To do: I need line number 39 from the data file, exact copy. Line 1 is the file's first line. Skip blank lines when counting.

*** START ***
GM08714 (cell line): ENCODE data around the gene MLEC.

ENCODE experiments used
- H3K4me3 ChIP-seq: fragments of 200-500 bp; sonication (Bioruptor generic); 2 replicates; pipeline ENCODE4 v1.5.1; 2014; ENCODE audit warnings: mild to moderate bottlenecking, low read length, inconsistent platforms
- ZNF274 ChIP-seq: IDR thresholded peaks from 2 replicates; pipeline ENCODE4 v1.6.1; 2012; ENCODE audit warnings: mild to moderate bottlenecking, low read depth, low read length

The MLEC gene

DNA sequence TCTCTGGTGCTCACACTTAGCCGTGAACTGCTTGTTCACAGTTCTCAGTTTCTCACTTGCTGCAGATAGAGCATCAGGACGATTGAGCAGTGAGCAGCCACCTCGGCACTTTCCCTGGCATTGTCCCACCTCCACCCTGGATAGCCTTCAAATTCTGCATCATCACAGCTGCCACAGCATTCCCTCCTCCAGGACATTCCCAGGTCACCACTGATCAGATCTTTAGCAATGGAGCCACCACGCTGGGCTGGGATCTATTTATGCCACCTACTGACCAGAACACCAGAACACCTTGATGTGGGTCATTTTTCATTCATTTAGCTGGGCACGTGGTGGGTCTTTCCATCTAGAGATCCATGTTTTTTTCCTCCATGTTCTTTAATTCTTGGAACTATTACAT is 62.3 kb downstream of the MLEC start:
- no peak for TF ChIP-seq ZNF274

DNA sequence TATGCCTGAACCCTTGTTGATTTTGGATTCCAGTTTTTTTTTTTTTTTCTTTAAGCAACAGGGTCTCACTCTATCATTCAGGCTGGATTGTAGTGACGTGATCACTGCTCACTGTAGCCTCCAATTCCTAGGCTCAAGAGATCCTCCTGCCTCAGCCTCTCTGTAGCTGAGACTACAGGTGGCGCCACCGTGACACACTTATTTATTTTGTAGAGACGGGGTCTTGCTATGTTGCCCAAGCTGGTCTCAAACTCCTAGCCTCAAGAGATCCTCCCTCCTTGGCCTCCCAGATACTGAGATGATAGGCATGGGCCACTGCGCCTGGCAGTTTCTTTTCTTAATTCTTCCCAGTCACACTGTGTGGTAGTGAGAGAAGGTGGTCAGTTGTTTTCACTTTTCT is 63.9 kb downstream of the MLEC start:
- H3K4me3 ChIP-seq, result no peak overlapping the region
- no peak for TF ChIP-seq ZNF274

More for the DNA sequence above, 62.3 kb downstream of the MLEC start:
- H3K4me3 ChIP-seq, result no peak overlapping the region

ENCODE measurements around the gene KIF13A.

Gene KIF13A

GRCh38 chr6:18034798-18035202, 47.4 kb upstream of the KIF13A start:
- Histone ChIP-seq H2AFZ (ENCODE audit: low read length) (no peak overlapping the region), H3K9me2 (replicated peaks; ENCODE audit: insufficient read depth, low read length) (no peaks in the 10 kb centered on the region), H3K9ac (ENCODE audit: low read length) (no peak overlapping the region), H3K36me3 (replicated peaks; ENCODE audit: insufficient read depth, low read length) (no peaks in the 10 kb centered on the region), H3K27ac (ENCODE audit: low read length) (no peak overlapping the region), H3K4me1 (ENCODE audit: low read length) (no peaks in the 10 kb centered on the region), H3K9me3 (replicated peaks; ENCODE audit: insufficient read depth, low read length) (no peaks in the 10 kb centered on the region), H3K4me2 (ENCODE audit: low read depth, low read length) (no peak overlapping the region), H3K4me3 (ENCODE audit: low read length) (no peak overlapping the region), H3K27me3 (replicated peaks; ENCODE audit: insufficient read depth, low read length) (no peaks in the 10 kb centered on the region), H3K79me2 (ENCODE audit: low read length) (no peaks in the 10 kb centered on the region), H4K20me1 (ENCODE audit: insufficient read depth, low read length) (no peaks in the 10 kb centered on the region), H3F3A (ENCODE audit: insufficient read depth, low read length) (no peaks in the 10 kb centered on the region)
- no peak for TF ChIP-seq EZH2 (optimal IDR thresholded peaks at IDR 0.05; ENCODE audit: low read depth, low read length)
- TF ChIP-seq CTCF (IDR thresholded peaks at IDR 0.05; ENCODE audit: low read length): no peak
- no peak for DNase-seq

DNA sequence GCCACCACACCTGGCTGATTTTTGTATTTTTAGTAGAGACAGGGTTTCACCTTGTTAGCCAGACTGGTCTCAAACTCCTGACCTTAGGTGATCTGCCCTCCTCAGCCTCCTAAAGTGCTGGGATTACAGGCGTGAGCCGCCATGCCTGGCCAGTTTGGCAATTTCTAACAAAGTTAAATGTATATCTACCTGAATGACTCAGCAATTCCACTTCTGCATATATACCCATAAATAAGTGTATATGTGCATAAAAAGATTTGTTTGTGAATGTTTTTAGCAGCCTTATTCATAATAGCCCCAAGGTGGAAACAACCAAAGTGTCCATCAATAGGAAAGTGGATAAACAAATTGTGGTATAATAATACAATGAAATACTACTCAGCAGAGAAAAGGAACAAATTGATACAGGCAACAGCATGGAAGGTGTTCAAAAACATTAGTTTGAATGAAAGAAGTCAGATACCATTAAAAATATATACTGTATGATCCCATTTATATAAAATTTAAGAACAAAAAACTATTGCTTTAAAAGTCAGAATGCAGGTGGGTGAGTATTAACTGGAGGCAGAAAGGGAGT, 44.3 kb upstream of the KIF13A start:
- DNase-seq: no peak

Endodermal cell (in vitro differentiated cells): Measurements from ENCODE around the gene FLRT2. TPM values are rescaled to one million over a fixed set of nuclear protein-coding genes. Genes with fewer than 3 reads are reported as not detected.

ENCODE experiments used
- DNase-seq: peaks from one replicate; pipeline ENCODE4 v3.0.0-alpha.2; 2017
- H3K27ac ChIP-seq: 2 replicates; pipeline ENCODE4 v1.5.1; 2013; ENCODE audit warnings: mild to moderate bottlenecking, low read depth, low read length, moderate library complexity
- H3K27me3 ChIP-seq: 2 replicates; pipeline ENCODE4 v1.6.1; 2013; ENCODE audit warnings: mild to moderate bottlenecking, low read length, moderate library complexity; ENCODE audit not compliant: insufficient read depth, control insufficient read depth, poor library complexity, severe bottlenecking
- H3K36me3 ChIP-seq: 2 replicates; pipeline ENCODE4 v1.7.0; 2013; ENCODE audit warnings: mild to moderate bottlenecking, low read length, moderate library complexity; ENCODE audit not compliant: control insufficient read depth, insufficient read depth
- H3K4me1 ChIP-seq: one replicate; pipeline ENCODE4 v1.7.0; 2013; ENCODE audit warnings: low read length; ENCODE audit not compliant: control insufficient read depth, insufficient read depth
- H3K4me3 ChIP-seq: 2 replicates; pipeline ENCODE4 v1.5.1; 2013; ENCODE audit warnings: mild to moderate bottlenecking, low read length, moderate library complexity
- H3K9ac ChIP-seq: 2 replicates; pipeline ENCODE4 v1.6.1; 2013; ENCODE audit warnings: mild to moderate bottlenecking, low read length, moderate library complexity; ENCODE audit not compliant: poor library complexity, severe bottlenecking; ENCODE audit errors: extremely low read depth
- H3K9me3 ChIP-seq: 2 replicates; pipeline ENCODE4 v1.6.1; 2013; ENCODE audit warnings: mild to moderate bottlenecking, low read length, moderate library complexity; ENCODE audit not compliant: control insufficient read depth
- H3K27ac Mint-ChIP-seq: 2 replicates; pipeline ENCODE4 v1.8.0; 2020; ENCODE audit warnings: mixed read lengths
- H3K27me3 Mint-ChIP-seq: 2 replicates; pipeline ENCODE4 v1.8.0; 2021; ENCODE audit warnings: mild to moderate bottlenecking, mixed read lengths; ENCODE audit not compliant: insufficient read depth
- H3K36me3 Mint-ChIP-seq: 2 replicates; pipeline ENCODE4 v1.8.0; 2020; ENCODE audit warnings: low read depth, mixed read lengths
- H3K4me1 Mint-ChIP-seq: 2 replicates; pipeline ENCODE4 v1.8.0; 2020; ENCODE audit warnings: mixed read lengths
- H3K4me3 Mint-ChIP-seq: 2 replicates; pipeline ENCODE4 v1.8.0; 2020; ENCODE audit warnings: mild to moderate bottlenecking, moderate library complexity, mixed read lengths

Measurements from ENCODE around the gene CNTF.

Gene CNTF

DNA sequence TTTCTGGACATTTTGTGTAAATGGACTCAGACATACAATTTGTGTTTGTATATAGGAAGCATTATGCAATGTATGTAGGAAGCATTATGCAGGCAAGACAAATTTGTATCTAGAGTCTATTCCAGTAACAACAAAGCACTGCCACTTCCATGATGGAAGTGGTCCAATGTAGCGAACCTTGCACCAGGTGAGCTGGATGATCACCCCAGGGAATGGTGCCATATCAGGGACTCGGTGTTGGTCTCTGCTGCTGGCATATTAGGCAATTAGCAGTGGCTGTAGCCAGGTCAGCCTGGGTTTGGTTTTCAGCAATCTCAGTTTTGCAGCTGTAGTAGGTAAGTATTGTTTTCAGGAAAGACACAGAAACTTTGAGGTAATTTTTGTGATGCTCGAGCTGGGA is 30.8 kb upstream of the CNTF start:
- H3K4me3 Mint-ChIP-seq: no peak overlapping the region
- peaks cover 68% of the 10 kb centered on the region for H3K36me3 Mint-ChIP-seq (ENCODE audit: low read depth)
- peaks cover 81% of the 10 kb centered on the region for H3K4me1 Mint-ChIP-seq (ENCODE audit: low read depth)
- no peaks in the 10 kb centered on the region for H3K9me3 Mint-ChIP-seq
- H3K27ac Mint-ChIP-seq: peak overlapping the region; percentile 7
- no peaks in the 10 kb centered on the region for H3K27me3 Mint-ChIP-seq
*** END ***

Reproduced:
DNA sequence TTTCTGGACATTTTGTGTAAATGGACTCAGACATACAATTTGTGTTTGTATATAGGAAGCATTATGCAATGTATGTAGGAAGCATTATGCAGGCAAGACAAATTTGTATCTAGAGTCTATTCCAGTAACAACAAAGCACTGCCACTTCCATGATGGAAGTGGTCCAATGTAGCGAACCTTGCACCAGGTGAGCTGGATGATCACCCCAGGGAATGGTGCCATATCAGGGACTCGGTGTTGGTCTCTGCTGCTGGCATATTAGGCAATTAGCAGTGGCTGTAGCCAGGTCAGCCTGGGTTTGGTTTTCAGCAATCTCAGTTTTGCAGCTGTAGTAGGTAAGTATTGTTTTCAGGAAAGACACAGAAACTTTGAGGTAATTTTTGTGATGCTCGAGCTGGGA is 30.8 kb upstream of the CNTF start: